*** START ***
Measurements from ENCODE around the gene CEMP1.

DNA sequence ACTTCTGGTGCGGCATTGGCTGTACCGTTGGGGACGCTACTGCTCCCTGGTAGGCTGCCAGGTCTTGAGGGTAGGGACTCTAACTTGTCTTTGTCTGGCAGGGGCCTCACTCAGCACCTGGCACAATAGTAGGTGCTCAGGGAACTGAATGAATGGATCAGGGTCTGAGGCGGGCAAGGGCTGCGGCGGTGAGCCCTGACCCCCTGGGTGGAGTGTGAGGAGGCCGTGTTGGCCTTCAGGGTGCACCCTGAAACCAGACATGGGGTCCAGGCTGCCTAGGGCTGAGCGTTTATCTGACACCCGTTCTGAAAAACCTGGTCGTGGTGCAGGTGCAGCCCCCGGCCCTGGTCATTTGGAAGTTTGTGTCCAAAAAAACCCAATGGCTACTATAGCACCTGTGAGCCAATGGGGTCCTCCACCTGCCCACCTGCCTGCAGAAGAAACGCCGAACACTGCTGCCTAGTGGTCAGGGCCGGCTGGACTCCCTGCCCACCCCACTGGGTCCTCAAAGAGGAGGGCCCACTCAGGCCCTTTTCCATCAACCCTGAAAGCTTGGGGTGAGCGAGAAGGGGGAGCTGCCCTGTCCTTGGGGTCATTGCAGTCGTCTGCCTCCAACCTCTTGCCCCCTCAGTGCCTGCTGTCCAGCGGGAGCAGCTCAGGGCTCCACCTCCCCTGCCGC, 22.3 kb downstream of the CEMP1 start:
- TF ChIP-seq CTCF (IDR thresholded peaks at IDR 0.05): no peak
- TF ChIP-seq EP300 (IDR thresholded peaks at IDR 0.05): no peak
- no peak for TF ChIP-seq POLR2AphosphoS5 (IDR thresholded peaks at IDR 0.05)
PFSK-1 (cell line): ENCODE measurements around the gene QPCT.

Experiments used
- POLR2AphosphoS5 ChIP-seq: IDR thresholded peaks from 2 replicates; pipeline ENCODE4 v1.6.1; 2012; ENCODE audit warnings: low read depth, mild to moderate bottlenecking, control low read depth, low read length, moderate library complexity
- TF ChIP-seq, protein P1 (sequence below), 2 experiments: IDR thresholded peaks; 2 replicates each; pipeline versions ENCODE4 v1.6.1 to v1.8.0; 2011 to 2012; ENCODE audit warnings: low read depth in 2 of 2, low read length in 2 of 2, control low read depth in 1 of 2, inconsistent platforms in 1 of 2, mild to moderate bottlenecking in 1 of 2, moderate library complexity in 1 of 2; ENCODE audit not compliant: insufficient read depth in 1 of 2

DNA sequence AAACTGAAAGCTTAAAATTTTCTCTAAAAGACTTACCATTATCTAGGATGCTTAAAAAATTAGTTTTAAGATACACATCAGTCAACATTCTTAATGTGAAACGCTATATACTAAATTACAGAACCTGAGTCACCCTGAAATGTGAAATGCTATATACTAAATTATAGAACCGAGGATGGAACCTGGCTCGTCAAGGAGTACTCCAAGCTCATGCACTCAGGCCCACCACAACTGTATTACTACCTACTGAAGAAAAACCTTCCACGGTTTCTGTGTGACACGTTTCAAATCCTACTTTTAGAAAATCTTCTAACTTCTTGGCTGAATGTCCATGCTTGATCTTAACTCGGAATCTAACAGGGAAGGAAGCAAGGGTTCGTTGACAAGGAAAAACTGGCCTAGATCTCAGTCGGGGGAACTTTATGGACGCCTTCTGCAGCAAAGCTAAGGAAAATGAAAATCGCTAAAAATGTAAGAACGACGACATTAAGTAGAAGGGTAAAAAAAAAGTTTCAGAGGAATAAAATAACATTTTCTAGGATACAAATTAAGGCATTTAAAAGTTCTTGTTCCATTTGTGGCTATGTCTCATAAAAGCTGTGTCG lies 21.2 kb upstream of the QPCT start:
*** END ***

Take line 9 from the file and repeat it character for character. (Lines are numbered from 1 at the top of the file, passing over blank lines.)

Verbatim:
- TF ChIP-seq, protein P1 (sequence below), 2 experiments: IDR thresholded peaks; 2 replicates each; pipeline versions ENCODE4 v1.6.1 to v1.8.0; 2011 to 2012; ENCODE audit warnings: low read depth in 2 of 2, low read length in 2 of 2, control low read depth in 1 of 2, inconsistent platforms in 1 of 2, mild to moderate bottlenecking in 1 of 2, moderate library complexity in 1 of 2; ENCODE audit not compliant: insufficient read depth in 1 of 2